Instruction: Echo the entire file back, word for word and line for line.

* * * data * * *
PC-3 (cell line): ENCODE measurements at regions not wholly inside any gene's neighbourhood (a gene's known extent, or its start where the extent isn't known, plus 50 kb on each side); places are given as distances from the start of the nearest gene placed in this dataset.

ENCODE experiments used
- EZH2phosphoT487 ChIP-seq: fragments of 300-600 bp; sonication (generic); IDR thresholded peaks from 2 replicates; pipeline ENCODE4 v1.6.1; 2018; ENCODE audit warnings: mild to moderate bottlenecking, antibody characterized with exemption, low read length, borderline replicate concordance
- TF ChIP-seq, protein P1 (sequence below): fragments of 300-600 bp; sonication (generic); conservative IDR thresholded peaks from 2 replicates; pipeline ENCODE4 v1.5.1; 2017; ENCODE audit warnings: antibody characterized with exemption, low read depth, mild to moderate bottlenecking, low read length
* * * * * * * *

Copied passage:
PC-3 (cell line): ENCODE measurements at regions not wholly inside any gene's neighbourhood (a gene's known extent, or its start where the extent isn't known, plus 50 kb on each side); places are given as distances from the start of the nearest gene placed in this dataset.

ENCODE experiments used
- EZH2phosphoT487 ChIP-seq: fragments of 300-600 bp; sonication (generic); IDR thresholded peaks from 2 replicates; pipeline ENCODE4 v1.6.1; 2018; ENCODE audit warnings: mild to moderate bottlenecking, antibody characterized with exemption, low read length, borderline replicate concordance
- TF ChIP-seq, protein P1 (sequence below): fragments of 300-600 bp; sonication (generic); conservative IDR thresholded peaks from 2 replicates; pipeline ENCODE4 v1.5.1; 2017; ENCODE audit warnings: antibody characterized with exemption, low read depth, mild to moderate bottlenecking, low read length